Bensimon treats Rief’s condition with a novel therapy called “parallelism,” which involves re-imagining one’s past to purge the mind of traumatic memories. “The past is an aggregate of fictive realities we have already experienced — our memories,” the doctor explains. “What I’m going to try and make you do is change those old fictions you’ve been living with.” The remedy appears to be successful, as Rief soon finds with Hettie. Their affair eventually lands him in hot water, however, and it is only through the intercession of Munro that the actor avoids an Austrian prison.
After war breaks out, Rief is tracked down by Munro, who calls in the debt he incurred in Vienna. The thespian is transformed into a spy and sent on a mole hunt that takes him from bloody Belgian trenches to treacherous Swiss cafes, landing him finally in a seemingly bland London war ministry office that may be the biggest viper’s nest of them all. Along the way, Rief finds himself entangled with a beautiful French agent, further muddying the river of sex and intrigue that threatens to drown the secret agent.
Fans of previous Boyd novels, such as “The New Confessions,” set in part during the carnage of World War I, and “Restless,” which deals with espionage during the next global war, will find themselves on gratifyingly familiar ground in “Waiting for Sunrise.” (Boyd was chosen last week to write the next novel in the unstoppable James Bond series.) Few contemporary writers are able to evoke the ambiance and drama of our recent past as forcefully as Boyd. Here, he fully immerses the reader in the wartime era, whether it be a brief encounter with a kindly, owlish Freud in a Viennese cafe or a terrifying zeppelin bombing of a London theater. Even the drugs — coca for Hettie, chloral hydrate for Rief — are proper for the period. Boyd’s prose is often radiant, yet it is a brilliance that serves to illuminate his story. When he writes of “the throat-clearing expectoration of machine-gun fire,” the reader not only hears the guns, but also understands that they are being fired by well-mannered Edwardians.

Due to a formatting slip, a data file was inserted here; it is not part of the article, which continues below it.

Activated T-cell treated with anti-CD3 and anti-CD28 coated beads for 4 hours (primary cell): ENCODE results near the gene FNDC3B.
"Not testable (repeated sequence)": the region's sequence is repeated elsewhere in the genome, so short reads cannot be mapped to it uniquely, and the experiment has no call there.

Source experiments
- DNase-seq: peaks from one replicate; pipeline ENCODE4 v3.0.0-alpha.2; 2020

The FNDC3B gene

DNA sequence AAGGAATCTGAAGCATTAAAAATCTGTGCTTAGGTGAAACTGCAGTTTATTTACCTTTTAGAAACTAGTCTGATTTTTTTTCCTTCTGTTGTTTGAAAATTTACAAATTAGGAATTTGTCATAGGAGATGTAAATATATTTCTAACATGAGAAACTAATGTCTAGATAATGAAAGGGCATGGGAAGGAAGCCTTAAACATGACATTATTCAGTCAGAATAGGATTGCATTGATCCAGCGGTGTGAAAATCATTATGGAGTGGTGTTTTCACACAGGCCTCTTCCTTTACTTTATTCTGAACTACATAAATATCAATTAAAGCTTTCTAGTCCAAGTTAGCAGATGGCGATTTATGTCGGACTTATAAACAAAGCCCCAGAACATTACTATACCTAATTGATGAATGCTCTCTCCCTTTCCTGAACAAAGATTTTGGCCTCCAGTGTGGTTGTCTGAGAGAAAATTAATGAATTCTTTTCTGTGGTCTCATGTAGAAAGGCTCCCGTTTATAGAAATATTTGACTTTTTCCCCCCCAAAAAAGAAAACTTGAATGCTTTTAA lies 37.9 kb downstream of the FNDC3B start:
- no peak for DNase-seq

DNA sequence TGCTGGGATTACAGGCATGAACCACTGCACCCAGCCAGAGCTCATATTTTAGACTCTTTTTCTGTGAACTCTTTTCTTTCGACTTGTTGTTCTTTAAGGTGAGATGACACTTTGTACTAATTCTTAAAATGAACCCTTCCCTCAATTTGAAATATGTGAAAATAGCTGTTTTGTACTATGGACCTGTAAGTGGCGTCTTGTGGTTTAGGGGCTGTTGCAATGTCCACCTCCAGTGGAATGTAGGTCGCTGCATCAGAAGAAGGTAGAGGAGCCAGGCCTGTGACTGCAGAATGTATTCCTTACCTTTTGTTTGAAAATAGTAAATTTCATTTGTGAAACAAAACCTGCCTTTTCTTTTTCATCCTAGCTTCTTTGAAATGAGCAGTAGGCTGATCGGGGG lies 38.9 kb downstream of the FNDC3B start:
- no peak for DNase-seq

And Boyd’s characters are as beguiling as his prose. The cast of “Waiting for Sunrise” can be as alluringly neurotic as Freud’s case studies. The characters spy, lie, betray and kill, and yet never manage to lose their charm. Perhaps the only truly sane one is Rief’s unabashedly homosexual uncle Hamo, who remembers his coming out to his older brother with memorable matter-of-factness. “When I told him — I must have been fourteen or so — that I thought I wasn’t interested in girls he said neither was Alexander the Great. Then he read me some of Shakespeare’s sonnets — and I never looked back.”
The novel’s only possible weakness comes as the mole hunt reaches its end, and Rief confesses disappointment that “there had been no Eureka moment, no detonation of understanding and clarity.” Later, he complains to Munro that he thinks the spymaster’s world is “too subtle” for him. Readers who prefer their yarns tied up in a tight bow might feel the same as the book’s hero. This seems to be Boyd’s point, however, as evidenced by the fact that Rief is last seen wandering forlornly into a thick London fog. “Waiting for Sunrise” might have the feel and pace of a thriller, but its ultimate focus is on the psychic damage inflicted on some of those who enter the permanent night of espionage.
Amidon’s “Something Like the Gods: A Cultural History of the Athlete from Achilles to LeBron” will be published in June.